My experience in the city so far has definitely been an adventure in itself.

I’ve been interning for the tech/gaming/consumer electronics public relations gurus over at TriplePoint PR. No, I don’t know a damn thing about gaming, but I am getting a crash course in tech PR.

Honestly, I couldn’t have asked for a more welcoming, knowledgeable, kick-ass group of professionals to be surrounded by while I get my own professional feet wet.

I’m definitely still settling in, enjoying the colorful scenery/people that the city has to offer, and getting used to an exorbitantly different paced life than I was living. Between work and training, I haven’t been left with a hell of a lot of free time to fully explore, but I’m looking forward to having a little more time to play with.

StreetArt

A bit of random street art on my commute into work via Muni. 

So far, I think one of my favorite parts of San Francisco has been living in what has to be a people-watching hotspot and discovering its widely distributed oddities, like the sign I pass on almost every run from my apartment, pointing me in the way of ‘nipple justice.’

I’m not exactly sure what nipple justice is, but I’m pretty sure that I want it.

Marathon Business

Ah, the marathon: a distance that even those who know next to nothing about distance running regard with devout respect.

The 26.2 mile race obviously calls on endurance-based athletes for the challenge. Almost immediately after I began running, it became evident that my strength in the sport lies within, well, my strength.

During my brief years of high school running, my two mile mark was far superior to my mile. My collegiate years didn’t prove to be too much different, generally yielding superior 10k marks than my 5k attempts.

In other words, I’m about as endurance-geared as they come. The transition to the distance was definitely a long-anticipated one for me.

I managed my first semblance of a season outside of collegiate athletics this fall. In fact, I managed it pretty damn well, and got myself into arguably the best shape I’ve ever enjoyed. As an athlete, you really can’t ask for much more than that in terms of growth.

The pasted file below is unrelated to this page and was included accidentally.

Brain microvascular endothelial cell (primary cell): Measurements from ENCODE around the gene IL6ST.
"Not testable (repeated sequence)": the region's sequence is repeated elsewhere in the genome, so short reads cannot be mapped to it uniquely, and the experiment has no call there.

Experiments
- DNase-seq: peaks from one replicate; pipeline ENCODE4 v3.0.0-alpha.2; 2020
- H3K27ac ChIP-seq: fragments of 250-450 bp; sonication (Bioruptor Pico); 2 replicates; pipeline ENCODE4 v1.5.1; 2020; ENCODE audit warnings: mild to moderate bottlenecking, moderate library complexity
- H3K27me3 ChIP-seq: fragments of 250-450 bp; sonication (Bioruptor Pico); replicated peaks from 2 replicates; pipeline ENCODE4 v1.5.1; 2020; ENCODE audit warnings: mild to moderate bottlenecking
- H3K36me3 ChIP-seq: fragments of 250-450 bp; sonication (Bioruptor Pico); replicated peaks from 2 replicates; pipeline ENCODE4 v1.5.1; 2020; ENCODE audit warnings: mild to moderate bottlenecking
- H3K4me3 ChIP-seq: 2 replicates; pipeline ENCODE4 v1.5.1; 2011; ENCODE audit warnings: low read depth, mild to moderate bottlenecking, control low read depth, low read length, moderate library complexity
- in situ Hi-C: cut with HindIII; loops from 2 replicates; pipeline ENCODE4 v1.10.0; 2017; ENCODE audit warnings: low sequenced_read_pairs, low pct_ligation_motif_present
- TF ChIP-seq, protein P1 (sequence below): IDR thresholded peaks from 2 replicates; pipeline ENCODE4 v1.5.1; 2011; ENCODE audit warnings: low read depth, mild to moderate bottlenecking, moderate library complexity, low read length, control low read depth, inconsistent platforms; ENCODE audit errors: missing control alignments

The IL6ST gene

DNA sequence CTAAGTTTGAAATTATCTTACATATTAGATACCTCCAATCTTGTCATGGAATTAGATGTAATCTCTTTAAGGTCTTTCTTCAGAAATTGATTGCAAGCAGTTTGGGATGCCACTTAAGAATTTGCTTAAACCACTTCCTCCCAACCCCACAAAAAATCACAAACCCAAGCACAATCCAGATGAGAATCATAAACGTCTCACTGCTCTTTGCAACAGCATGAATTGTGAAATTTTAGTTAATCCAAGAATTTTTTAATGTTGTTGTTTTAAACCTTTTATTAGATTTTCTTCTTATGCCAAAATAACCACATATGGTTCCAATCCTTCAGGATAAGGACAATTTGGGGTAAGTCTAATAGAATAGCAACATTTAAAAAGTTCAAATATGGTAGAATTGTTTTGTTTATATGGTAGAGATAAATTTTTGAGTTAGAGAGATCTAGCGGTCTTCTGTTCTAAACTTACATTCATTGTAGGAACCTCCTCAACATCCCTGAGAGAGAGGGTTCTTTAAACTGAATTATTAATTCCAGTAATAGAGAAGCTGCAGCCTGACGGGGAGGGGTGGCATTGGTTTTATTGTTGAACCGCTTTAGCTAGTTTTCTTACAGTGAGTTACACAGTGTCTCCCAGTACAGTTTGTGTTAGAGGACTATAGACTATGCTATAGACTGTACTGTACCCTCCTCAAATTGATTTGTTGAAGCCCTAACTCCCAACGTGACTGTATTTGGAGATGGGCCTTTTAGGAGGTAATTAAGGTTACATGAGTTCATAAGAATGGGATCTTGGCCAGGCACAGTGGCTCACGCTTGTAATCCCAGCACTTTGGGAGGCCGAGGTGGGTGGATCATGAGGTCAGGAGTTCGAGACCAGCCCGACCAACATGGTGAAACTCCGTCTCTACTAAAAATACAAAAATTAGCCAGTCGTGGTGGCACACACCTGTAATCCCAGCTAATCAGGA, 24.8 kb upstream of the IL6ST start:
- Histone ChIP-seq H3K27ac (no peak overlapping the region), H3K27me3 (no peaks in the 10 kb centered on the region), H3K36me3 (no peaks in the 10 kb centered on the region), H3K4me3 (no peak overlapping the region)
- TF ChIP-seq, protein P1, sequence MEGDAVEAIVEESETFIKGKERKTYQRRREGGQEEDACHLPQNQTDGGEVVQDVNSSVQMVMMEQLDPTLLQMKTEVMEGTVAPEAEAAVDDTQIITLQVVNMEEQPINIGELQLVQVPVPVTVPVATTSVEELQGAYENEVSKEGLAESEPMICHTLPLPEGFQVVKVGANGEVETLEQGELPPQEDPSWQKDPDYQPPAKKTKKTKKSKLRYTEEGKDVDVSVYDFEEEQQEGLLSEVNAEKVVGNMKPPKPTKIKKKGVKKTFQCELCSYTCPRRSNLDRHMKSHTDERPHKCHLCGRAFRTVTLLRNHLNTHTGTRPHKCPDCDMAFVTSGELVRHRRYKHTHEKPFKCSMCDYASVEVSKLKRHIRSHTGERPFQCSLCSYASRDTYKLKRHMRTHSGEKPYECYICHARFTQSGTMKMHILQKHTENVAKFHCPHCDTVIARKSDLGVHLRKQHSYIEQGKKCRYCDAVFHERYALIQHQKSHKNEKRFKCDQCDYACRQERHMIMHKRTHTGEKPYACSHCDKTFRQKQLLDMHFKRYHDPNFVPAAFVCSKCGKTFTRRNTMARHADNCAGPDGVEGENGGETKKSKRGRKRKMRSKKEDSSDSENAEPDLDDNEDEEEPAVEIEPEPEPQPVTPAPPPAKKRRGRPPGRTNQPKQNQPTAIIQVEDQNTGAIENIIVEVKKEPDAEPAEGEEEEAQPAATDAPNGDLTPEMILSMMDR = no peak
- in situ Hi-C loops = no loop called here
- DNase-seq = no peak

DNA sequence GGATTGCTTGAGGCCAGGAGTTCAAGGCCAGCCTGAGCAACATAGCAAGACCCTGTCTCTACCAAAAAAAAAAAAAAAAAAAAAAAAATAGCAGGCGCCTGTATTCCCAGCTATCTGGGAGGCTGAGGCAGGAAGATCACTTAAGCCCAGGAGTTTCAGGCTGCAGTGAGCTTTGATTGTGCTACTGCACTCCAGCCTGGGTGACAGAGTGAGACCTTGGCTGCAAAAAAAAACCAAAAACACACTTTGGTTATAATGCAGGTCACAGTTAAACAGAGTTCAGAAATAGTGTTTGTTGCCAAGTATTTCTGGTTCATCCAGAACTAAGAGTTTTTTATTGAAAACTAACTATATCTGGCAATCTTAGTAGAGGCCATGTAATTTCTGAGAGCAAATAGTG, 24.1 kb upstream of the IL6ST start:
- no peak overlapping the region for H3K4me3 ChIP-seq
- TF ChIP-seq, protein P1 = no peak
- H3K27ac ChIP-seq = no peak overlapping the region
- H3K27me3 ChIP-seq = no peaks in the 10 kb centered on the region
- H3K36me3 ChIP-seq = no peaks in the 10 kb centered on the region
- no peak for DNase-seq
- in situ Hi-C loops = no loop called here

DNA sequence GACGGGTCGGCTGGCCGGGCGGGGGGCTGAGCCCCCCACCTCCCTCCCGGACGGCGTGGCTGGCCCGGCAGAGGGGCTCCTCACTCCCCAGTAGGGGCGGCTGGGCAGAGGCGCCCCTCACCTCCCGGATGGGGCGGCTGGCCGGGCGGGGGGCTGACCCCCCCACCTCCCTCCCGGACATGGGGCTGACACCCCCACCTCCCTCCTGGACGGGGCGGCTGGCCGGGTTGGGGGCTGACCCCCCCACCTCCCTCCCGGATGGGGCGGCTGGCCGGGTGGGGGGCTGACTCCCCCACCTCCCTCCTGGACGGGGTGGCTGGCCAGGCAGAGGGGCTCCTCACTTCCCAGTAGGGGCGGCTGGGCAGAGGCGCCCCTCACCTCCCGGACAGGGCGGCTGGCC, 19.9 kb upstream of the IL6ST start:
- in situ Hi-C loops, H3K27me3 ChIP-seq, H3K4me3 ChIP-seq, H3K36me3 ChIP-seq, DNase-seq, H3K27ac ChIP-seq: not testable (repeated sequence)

I ran some low-key cross country races and a strong half-marathon mid-November, but kept my eyes on December 2, when the gun would go off for the California International Marathon.

Now, here’s the thing. December is a known winter month. I have personally come to associate December with the holidays, long coats, scarves, hats, heated blankets, peppermint lattes, and about 23 separate renditions of “Santa Claus is comin’ to town.”

Christmas music aside, to me, December=Cold.

Simple enough, right?

Here’s the thing. Predicting weather in Northern California has proven to be tricky and/or impossible. Sometimes the winter months are rainy/windy/cold, and sometimes they feel like the first day of autumn.

December 2, 2012 was both. Unfortunately the latter of the two weather varietals didn’t come until about a half hour after the race was done.

This year’s event will be remembered as one of “the storm” years of CIM, with flooding and 30 mph winds to hammer through. Some of the buses didn’t make it to the start line in time because of accidents caused due to flooding, and apparently part of the race was re-routed at a certain point because of a down power line.

Despite the less than perfect conditions, I managed a 9th place 2:44.22 debut, and enough excitement to have me dreaming about what kind of marks I can get after in better conditions and with gained experience.

Marathon

Photo Credit: Gary Towne

I left the race with a severe fear of stairs for the next several days, a purple toe nail, and an ear-to-ear grin that sure as hell is carrying me over into my next round of training.

Mimosa+Michaela

Enjoying a mimosa post-race…because I’m classy like that. And lucky enough to have my high school friend Michaela brave the conditions and make it to greet me at the finish line!

Transitions

I’ve experienced huge shifts in life within the past half year, kicking it all off by bidding the student lifestyle adieu and jumping into a wonderful stint of travel and non-location specific living. Then (slightly unexpectedly), I got my foot in the door professionally, interviewed, accepted a position, and started the 40 hour-a-week life within less than a three week span.

I wish I could say that I’ve effortlessly jumped into my new life in San Francisco.

I wish I could say that I’ve instantly perfected the balance of full-time work and intensive training.

I wish I could say that I’ve mastered the art of time-travel, managed to live out several lives in the span of one normal one, and have been nominated for a Nobel prize.

…I could go on for awhile.

Pure and simple, the change has been a lot to take in, and has definitely been the most drastic life shift I’ve experienced in awhile. More than ever, I’ve been forced to evaluate my priorities, what makes and keeps me happy, and ultimately take responsibility for them.

You know what? Life could be a hell of a lot worse.

Just because it isn’t easy doesn’t mean it isn’t good. To say that I’m “learning a lot” seems a gross understatement of the concept. And isn’t that what life is all about-learning?

A little cliché, but clichés stand for a reason, right?